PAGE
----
‘The Farewell’ | Film Review: A Beautiful and Sentimental Drama

Cast: Awkwafina, Tzi Ma, Diana Lin, Zhao, Shuzhen, Han Chen

Director: Lulu Wang

Writer: Lulu Wang

Runtime: 98 Minutes

Studio: A24

Taking the time to see any small/indie movie in the theater is always a pleasure, depending on what’s being shown. Mostly it’s just about wanting to take a step back into relaxing from the big summer blockbusters and, hopefully, enjoying something that’s meant for a low-casual audience. The Farewell will tend to be one of those human stories that can be emotionally attached to anybody after it’s over.

What’s the Story: “Based on an actual lie”, Chinese-American Billi (Awkwafina) and her parents return to China after hearing the sudden news that her grandmother Nai Nai (Zhao Shuzhen) has been diagnosed with Stage 4 lung cancer and the entire family decides not to tell her about the illness when she only has a few months to live. So, they gather together, using a wedding to get everyone, in hopes to say goodbye.

Out of all of the movies that I’ve heard from Sundance earlier this year, The Farewell was the one that I was interested in the most (the only one I’ve seen thus far). Writer/director Lulu Wang (Posthumous) took a true story that was based on her grandmother’s illness and turn into a drama, and she did it terrifically in one of the year’s best movies.

Han Chen, Aoi Mizuhara, Diana Lin, and Awkwafina in The Farewell (2019)

First off, I must talk about Awkwafina’s performance as Billi because this one of my favorite performances of the year so far that’s surprisingly toned-down for her. 2018 has been a pretty good year for her with her supporting comedic roles inĀ Ocean’s 8 and Crazy Rich Asians, respectively. But this was her first starring role, and it’s absolutely a memorable one at best to the point of actually believing she is a real person. Here, Billi is having a bit of a culture shocking when she’s hasn’t been back to China since she was little, and you just feel for her.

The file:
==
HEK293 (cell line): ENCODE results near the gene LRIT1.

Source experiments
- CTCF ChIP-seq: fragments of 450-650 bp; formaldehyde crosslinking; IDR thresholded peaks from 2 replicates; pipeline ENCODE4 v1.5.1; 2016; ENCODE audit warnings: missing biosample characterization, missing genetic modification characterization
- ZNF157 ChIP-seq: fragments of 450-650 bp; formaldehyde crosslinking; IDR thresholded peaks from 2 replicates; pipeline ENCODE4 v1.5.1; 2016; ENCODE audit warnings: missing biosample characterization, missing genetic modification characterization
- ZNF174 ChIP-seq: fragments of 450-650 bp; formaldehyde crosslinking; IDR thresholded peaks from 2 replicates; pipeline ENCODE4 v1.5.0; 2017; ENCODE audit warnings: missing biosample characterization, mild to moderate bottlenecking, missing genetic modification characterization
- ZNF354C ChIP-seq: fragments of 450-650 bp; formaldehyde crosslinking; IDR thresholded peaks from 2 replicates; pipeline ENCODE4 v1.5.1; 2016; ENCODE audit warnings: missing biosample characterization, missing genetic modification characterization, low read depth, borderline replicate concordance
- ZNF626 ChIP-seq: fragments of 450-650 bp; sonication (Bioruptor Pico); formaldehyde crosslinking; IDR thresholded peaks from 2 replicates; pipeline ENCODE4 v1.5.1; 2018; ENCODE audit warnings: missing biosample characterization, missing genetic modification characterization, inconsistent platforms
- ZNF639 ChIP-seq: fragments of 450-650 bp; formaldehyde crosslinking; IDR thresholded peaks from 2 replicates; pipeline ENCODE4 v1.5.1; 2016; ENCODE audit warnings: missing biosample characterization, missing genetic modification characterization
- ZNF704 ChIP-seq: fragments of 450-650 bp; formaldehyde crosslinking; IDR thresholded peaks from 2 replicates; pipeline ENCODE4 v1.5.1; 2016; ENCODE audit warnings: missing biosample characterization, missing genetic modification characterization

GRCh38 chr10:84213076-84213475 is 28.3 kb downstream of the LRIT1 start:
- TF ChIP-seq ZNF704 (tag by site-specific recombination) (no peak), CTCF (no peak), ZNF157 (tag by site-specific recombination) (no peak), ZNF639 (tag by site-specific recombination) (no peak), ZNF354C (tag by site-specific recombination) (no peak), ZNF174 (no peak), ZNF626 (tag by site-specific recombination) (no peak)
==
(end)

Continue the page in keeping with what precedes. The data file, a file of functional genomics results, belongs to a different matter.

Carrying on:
Besides her, Shuzhen as Nai Nai shouldn’t be overlooked when it’s a performance that reminds someone of their grandmother in terms of knowing they’re fine and cares about the family, even though she thinks she’s healthy. The relationship she has with Billi seems very close even though they’re from different countries as we see them talking on the phone.

Even when it’s a film that deals with a tough situation at hand, its job at finding the balance of drama and humor never ruins a moment. The times where it needs to be a comedy is subtle, and the audience knows when it’s appropriate to get a chuckle.

What I appreciated about the film is that it feels mature for a PG family drama, which I’m still shocked that it earned that rating. It’s able to have scenes of long conversations between the family with Chinese subtitles. Subtitles aren’t exactly my go-to, but it feels acceptable in here. Wang’s influence on the Chinese culture is fascinatingĀ as I didn’t know not telling someone that they have some kind it illness or will die is like a traditional thing over there. The slow pace wasn’t even bothering me since the story becomes investing.

Seeing how the family is in a tough situation where they can’t tell a family member that they’re dying is hard not only for Billi, but for us wanting to let that kind of stress out of our system. Maybe that’s why it can be difficult finding out somebody you’re close to is about to die, which is why one of the biggest fears is death.

If there were any problems that I had while watching The Farewell, I was honestly thought this would have an emotional gut-punch or something that would lead me to cry, but it didn’t happen. The moments where Awkwafina was feeling sad was when I was feeling the same way.

Could we see some love for The Farewell around Oscar season? It depends on what it can be considered for. I can see a nomination for Best Original Screenplay and hoping Shuzhen gets any recognition in the Supporting Actress category. It’s a personal story that’s able to be engaging and sweet at the same time that’s Wang is lucky to portray onscreen to make us feel moved and love our families even more.

If this is playing anywhere near your location, please go out of your way to seek this out.

Grade: A-

3 thoughts on “‘The Farewell’ | Film Review: A Beautiful and Sentimental Drama

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